That’s why I’ve now made a habit of checking the official public transport site for each city, because the info elsewhere on the web may not be up to date.
Those sites will detail the different types of tickets, how long they’re valid for, what discounts are available and so on, and will sometimes have pictures of those tickets too.
Make a budget plan for accommodation expenses
Accommodation costs can be the largest part of your travel budget in many places around the world. It’s one of the easiest things to budget for, as you often have to book your accommodation in advance.
First, you want to decide on the type of accommodation that suits you. Some look for hotels but some prefer hostels or guesthouses; Others can only afford hostels, but can’t stand being woken up by that snoring guy on the top bunk (there’s always one!); Some would go for Airbnb as it gives you an excellent selection in many places. What’s your preference?
Do a search online for your preferred type of accommodation and get an idea about the average price per night.
Important tip: Remember to enter the dates you will actually be travelling on (or at least dates on the same month), because accommodation prices change throughout the year.
You can also find free accommodation with a bit of luck (click to read my guide: 4 Ways to Find Free Accommodation When You Travel).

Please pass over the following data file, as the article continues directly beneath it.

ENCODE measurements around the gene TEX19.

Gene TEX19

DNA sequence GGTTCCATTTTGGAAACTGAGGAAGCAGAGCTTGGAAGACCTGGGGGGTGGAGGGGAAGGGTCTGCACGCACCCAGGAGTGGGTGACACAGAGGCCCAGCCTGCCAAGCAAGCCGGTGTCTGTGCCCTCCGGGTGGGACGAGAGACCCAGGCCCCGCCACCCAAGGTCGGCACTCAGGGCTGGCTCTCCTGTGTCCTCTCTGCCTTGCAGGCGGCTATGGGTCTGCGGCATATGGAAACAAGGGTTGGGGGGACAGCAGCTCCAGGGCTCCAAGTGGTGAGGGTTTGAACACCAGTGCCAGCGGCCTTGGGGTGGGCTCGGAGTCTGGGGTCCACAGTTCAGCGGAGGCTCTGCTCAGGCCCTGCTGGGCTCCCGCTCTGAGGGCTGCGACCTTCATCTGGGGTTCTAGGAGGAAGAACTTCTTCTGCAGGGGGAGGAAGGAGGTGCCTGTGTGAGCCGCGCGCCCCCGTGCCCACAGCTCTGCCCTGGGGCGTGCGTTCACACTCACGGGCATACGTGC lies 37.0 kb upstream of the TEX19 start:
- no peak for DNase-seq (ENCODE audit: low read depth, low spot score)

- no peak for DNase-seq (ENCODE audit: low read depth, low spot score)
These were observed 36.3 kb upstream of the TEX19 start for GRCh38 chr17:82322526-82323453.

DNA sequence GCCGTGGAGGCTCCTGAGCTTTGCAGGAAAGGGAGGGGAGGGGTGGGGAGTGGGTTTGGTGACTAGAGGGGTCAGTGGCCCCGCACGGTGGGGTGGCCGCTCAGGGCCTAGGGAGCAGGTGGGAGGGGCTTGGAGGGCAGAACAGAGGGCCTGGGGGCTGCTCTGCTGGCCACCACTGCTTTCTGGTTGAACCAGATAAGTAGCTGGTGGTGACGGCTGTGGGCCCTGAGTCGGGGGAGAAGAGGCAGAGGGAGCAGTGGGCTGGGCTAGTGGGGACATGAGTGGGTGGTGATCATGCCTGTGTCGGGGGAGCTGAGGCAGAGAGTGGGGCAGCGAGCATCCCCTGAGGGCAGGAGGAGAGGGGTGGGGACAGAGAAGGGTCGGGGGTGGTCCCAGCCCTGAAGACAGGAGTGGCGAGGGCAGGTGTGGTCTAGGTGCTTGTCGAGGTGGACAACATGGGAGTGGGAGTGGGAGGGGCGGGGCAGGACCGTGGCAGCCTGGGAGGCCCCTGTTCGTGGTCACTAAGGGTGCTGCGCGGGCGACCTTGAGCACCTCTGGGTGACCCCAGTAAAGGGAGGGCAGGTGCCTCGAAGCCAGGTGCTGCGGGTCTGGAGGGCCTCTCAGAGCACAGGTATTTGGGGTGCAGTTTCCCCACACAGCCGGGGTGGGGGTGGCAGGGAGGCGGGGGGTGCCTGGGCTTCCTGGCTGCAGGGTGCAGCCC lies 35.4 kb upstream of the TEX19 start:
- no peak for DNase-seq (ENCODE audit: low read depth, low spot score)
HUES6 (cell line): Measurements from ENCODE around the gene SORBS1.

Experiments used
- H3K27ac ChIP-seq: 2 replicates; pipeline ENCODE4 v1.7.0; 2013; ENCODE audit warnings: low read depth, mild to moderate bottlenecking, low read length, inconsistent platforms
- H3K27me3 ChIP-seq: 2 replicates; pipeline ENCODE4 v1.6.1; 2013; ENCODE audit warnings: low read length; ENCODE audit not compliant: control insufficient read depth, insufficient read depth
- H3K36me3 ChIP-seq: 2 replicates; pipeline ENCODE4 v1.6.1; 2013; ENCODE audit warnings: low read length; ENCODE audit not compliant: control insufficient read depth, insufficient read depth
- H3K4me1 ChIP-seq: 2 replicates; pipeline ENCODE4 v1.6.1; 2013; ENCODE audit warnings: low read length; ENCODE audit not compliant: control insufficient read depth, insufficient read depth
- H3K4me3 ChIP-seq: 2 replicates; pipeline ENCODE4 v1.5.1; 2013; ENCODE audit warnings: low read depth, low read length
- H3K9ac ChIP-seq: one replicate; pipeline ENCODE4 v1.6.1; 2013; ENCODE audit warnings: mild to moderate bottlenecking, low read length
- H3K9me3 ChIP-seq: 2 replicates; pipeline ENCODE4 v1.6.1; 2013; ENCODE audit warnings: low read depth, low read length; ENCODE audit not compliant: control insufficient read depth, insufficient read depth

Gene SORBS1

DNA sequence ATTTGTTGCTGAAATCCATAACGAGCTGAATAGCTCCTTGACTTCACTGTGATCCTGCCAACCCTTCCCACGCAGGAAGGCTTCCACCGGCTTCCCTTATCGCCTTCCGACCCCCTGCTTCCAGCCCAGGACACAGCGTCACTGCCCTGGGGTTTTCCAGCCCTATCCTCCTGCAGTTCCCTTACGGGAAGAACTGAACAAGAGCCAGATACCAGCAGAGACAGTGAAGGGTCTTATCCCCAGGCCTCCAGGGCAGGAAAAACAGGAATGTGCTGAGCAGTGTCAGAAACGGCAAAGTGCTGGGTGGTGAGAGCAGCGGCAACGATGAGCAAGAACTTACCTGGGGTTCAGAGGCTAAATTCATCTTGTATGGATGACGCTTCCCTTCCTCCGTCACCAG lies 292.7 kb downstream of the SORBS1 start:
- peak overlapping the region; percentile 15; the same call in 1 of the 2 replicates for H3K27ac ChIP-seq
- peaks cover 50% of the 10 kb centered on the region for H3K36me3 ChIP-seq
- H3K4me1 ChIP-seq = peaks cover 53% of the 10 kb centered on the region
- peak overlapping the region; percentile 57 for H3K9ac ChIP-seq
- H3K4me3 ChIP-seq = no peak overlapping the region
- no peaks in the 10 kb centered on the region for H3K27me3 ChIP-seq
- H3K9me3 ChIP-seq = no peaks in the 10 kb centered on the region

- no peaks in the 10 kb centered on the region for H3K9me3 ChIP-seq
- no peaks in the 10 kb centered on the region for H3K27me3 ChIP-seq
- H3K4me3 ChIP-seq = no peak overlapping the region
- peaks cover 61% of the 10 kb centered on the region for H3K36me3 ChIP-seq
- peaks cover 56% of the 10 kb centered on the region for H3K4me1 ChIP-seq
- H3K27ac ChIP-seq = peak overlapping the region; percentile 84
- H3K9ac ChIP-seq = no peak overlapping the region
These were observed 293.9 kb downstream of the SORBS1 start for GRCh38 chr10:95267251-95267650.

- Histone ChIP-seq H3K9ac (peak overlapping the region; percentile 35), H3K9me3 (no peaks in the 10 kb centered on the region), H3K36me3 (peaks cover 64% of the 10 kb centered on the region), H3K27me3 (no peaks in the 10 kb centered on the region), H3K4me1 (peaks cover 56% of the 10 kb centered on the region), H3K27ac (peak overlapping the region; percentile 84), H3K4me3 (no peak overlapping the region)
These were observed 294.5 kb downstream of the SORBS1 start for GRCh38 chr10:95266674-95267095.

Even if you choose one of those 4 ways and get a free place to stay, I suggest setting aside some money to cover accommodation costs in case your arrangement for free accommodation doesn’t work out.
Travel budget for food
Food can also be a big expense, depending on where you travel to. In most of Western Europe, Australia and North America it would generally be expensive to eat out every day.
If you’d like to eat out every day, then you should add the average price of a meal to your travel budget. You can find it easily on numbeo.com. It’s also a good idea to ask on a local Facebook group or on any travellers’ group “What is the average cost of a meal?” You will get plenty of replies.
Asking on groups has an added advantage, as you might get local tips. For example, the menu del dia at restaurants in Spain is an amazing deal that lets you have a 3 course meal for the price of a main course. That’s the kind of tip you can easily get from a local or a fellow traveller.
If you want to be even more thorough (or if you’re just curious), search for some restaurants that have nice reviews at your destination and take a look at their menus. You’ll find the menu on their official websites or Facebook pages or apps like Zomato.